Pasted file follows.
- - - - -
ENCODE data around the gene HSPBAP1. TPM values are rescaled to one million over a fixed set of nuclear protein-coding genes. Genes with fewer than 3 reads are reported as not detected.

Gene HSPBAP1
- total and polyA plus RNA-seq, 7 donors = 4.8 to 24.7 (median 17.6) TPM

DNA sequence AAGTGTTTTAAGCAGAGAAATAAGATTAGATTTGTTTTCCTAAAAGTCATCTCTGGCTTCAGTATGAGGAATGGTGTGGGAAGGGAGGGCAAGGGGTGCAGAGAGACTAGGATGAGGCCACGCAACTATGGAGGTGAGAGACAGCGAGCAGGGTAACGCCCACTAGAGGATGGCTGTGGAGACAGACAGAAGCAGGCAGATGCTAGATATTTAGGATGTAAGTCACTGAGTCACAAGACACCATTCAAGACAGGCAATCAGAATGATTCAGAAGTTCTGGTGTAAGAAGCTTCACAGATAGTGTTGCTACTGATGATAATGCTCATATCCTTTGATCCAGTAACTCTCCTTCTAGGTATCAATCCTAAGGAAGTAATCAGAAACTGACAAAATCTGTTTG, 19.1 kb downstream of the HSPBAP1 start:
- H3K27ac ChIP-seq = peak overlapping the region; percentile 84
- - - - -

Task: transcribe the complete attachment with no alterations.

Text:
ENCODE data around the gene HSPBAP1. TPM values are rescaled to one million over a fixed set of nuclear protein-coding genes. Genes with fewer than 3 reads are reported as not detected.

Gene HSPBAP1
- total and polyA plus RNA-seq, 7 donors = 4.8 to 24.7 (median 17.6) TPM

DNA sequence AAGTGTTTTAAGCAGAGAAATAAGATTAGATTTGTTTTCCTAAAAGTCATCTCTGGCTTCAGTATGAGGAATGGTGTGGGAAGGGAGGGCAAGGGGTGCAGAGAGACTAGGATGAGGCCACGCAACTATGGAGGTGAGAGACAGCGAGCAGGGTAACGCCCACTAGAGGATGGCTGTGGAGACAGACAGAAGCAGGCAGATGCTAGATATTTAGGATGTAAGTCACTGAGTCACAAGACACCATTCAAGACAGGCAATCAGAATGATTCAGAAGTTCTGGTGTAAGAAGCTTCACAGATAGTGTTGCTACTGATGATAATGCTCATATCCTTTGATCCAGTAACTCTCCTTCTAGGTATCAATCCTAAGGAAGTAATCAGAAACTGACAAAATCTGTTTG, 19.1 kb downstream of the HSPBAP1 start:
- H3K27ac ChIP-seq = peak overlapping the region; percentile 84